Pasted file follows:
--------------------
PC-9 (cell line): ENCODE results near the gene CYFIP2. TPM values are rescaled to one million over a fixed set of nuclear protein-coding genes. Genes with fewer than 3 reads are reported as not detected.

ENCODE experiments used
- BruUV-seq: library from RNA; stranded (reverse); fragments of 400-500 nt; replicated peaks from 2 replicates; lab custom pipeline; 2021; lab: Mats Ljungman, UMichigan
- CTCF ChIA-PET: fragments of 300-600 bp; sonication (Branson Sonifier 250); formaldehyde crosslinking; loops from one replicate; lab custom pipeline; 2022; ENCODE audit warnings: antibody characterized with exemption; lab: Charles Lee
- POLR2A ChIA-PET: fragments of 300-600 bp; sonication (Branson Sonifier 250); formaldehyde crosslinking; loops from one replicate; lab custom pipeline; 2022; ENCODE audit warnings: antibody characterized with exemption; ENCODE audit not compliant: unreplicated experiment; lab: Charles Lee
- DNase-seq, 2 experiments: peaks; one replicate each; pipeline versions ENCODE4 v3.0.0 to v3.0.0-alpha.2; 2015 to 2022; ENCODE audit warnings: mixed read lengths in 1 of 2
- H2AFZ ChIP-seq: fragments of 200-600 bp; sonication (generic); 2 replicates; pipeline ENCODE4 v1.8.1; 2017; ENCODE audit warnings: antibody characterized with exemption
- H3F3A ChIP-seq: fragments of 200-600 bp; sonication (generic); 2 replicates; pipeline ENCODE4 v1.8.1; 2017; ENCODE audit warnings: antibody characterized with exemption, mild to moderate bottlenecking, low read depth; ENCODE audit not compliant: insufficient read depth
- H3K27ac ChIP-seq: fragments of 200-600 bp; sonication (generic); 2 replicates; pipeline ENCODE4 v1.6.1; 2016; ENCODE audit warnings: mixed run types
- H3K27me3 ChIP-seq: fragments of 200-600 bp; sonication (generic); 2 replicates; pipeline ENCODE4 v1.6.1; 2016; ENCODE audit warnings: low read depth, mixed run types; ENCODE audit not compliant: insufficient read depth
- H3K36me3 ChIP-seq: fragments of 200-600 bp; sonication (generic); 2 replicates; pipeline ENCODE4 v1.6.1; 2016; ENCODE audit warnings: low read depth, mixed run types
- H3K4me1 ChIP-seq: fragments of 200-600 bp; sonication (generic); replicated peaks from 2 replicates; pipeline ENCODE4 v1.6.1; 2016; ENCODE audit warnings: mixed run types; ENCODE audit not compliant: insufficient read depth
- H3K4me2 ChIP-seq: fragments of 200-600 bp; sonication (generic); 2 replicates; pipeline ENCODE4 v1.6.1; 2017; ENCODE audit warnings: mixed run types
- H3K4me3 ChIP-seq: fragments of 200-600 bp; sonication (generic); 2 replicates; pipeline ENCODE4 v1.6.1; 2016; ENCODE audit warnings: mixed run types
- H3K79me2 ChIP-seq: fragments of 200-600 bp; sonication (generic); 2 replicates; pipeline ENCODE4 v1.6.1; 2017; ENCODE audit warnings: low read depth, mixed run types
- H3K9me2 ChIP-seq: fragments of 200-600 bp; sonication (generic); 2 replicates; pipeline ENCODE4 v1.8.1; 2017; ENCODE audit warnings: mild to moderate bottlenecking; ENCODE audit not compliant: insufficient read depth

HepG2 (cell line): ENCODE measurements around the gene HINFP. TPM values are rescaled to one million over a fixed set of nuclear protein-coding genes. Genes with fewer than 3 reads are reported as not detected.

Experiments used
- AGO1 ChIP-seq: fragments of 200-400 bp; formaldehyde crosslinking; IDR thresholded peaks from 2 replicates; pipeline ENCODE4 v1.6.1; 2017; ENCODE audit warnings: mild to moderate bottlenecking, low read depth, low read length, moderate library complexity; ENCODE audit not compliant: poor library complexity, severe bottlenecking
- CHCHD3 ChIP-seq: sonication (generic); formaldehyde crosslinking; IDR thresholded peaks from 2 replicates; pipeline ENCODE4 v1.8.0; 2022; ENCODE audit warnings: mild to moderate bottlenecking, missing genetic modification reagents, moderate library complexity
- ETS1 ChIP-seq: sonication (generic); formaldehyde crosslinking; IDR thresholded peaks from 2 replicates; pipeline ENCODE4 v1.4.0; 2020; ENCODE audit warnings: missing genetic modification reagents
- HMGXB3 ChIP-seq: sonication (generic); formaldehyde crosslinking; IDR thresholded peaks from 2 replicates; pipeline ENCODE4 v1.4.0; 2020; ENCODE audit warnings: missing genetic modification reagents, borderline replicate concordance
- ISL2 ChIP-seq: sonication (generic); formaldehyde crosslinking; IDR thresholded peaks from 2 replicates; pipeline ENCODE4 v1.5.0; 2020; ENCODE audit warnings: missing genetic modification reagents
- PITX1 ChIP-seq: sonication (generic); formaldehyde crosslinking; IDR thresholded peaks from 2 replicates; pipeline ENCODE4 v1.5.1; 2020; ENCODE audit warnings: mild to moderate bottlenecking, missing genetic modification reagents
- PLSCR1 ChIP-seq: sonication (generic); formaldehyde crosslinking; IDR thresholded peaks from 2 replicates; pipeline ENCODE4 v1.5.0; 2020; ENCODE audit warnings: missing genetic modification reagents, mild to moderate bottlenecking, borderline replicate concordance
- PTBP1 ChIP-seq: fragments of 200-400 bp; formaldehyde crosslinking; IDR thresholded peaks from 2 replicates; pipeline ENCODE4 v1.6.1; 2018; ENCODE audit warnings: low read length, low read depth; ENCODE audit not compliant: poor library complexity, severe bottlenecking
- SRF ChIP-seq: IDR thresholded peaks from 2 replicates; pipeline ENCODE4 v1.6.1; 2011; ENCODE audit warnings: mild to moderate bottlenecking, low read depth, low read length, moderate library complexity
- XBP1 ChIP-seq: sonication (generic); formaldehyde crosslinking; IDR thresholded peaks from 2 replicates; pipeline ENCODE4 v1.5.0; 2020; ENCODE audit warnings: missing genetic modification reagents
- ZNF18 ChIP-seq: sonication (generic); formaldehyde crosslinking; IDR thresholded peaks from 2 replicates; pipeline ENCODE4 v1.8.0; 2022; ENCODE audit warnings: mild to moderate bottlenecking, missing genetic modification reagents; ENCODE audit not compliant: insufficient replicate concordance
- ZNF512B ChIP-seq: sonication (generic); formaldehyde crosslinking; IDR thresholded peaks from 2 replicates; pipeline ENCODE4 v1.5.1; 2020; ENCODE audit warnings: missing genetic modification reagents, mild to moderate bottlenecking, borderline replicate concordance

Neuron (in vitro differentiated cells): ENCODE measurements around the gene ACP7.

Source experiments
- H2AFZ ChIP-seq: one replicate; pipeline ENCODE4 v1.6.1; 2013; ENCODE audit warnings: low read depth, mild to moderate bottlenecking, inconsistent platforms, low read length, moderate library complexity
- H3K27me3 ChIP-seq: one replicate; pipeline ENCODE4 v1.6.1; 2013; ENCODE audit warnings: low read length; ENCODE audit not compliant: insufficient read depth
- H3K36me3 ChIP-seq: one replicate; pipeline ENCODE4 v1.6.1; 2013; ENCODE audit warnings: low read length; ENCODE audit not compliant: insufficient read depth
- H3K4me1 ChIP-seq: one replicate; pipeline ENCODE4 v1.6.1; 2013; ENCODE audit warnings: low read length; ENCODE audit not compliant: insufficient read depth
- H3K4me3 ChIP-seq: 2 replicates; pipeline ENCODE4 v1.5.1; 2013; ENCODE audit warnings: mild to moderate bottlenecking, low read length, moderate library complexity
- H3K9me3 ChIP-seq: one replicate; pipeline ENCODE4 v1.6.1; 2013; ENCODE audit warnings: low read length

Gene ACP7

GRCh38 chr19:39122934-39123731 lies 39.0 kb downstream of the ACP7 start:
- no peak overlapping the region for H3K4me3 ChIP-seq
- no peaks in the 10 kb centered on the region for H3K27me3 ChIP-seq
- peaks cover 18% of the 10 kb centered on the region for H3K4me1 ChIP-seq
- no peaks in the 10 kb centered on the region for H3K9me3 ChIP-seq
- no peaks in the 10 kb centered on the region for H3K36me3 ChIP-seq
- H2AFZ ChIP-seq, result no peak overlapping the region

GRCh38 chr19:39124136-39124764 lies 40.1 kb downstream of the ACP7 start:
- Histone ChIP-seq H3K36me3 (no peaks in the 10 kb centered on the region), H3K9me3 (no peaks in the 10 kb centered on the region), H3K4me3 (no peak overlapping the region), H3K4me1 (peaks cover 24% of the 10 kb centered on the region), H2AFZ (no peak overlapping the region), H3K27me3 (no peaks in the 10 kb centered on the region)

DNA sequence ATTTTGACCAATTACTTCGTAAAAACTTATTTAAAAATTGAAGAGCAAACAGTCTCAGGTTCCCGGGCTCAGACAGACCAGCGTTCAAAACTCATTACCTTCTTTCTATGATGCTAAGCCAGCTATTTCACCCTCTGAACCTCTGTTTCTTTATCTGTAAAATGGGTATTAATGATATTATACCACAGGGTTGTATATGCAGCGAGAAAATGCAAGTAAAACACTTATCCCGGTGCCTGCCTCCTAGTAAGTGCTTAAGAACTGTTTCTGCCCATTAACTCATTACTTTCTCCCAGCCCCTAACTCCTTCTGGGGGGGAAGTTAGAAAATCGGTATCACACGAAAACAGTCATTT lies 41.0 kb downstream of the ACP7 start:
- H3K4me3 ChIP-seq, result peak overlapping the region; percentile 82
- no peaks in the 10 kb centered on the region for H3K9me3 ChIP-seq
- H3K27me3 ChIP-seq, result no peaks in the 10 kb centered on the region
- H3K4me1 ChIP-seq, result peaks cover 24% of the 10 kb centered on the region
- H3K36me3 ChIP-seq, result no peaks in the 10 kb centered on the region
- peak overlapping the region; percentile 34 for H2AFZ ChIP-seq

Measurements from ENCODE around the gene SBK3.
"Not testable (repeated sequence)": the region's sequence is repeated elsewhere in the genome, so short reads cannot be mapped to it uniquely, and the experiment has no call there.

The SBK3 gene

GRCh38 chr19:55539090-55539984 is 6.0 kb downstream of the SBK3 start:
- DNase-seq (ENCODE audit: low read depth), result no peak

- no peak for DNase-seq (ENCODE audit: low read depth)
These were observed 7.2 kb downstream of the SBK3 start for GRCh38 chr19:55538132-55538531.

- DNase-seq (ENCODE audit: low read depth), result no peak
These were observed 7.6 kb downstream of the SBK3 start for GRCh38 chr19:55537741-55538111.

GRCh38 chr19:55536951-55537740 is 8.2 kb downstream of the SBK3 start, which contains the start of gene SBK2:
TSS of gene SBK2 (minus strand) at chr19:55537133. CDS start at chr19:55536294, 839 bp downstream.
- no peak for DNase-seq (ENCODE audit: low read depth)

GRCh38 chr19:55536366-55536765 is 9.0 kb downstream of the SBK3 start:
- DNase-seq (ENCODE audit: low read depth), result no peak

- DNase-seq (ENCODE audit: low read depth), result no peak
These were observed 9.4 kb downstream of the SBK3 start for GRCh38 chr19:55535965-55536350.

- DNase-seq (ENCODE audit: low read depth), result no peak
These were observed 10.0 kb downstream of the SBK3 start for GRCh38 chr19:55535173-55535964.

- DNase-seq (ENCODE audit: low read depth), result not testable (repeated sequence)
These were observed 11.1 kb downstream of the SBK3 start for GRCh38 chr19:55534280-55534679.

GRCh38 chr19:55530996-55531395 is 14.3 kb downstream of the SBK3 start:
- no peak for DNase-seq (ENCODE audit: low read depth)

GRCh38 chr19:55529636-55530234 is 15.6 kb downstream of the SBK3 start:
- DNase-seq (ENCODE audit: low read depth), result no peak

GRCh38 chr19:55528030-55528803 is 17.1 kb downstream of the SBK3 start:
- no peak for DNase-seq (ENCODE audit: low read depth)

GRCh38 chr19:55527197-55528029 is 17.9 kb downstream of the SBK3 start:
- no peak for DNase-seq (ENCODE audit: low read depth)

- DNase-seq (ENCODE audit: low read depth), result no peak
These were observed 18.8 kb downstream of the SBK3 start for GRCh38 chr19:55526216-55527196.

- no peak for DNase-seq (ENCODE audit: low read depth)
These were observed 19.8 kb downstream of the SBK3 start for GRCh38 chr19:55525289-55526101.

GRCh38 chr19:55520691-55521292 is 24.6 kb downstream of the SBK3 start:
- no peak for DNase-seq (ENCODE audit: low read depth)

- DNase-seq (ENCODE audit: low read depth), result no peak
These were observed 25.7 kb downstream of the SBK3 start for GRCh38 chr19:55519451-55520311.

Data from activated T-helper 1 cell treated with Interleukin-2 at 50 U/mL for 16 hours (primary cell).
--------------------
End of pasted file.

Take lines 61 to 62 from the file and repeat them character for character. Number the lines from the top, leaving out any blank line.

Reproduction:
- no peak for DNase-seq (ENCODE audit: low read depth)
These were observed 7.2 kb downstream of the SBK3 start for GRCh38 chr19:55538132-55538531.